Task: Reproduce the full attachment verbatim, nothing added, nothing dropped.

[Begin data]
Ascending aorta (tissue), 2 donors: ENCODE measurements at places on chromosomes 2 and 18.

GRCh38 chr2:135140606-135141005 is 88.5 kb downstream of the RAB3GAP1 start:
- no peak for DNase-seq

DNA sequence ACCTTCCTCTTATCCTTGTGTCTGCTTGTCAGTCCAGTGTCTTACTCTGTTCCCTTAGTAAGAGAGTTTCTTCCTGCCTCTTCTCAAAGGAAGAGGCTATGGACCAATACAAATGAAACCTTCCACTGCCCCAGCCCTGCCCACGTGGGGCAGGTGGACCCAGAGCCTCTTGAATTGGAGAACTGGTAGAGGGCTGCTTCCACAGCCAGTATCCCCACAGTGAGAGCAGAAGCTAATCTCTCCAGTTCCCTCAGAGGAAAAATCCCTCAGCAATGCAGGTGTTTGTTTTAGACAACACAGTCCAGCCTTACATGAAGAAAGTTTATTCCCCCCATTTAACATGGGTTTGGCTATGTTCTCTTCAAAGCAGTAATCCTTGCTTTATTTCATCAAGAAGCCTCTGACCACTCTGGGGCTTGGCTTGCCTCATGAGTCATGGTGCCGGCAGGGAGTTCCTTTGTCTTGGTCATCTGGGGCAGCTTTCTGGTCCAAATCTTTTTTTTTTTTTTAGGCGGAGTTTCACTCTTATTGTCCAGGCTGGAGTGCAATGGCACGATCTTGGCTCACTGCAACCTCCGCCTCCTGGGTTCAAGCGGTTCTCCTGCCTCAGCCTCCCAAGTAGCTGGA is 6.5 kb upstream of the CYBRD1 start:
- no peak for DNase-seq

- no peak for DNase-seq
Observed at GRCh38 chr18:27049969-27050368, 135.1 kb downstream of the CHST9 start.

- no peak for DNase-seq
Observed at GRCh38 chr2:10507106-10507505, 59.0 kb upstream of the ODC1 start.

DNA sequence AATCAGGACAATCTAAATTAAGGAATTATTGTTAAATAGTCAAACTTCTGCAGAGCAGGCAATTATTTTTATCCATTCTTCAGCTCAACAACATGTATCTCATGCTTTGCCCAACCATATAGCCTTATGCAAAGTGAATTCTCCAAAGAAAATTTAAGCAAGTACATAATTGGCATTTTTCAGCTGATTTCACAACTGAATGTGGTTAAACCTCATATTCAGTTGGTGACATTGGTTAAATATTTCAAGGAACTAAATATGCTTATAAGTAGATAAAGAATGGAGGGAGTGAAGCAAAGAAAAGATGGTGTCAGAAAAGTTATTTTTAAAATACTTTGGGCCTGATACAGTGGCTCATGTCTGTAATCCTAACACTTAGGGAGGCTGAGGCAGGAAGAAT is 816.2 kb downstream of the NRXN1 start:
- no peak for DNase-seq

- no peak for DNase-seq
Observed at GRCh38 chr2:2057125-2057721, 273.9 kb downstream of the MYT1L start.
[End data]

Ascending aorta (tissue), 2 donors: ENCODE measurements at places on chromosomes 2 and 18.

GRCh38 chr2:135140606-135141005 is 88.5 kb downstream of the RAB3GAP1 start:
- no peak for DNase-seq

DNA sequence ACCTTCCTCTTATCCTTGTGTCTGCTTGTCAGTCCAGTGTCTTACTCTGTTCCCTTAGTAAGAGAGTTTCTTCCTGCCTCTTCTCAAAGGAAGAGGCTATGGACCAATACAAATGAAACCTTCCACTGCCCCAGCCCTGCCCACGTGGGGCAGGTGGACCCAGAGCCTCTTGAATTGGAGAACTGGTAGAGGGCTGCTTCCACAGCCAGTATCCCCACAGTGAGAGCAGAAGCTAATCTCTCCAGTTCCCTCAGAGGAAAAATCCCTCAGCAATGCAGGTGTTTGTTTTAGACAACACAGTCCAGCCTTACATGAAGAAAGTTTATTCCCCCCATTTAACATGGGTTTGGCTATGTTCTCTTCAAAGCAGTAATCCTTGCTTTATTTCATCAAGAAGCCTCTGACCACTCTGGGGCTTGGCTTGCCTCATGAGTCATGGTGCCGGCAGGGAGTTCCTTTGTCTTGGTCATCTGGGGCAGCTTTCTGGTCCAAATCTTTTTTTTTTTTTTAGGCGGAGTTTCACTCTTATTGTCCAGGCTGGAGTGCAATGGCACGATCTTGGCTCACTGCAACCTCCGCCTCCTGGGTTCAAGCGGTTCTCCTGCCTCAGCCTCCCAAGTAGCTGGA is 6.5 kb upstream of the CYBRD1 start:
- no peak for DNase-seq

- no peak for DNase-seq
Observed at GRCh38 chr18:27049969-27050368, 135.1 kb downstream of the CHST9 start.

- no peak for DNase-seq
Observed at GRCh38 chr2:10507106-10507505, 59.0 kb upstream of the ODC1 start.

DNA sequence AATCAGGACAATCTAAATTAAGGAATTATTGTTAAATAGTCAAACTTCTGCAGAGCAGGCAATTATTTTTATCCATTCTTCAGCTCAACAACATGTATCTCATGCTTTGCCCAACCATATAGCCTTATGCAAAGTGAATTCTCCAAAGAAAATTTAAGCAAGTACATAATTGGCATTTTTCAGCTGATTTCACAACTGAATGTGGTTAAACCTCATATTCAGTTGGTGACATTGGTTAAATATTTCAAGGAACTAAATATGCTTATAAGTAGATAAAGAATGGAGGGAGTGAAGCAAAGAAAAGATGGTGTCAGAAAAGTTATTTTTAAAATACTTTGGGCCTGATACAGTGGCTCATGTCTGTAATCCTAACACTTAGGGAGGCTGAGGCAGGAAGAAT is 816.2 kb downstream of the NRXN1 start:
- no peak for DNase-seq

- no peak for DNase-seq
Observed at GRCh38 chr2:2057125-2057721, 273.9 kb downstream of the MYT1L start.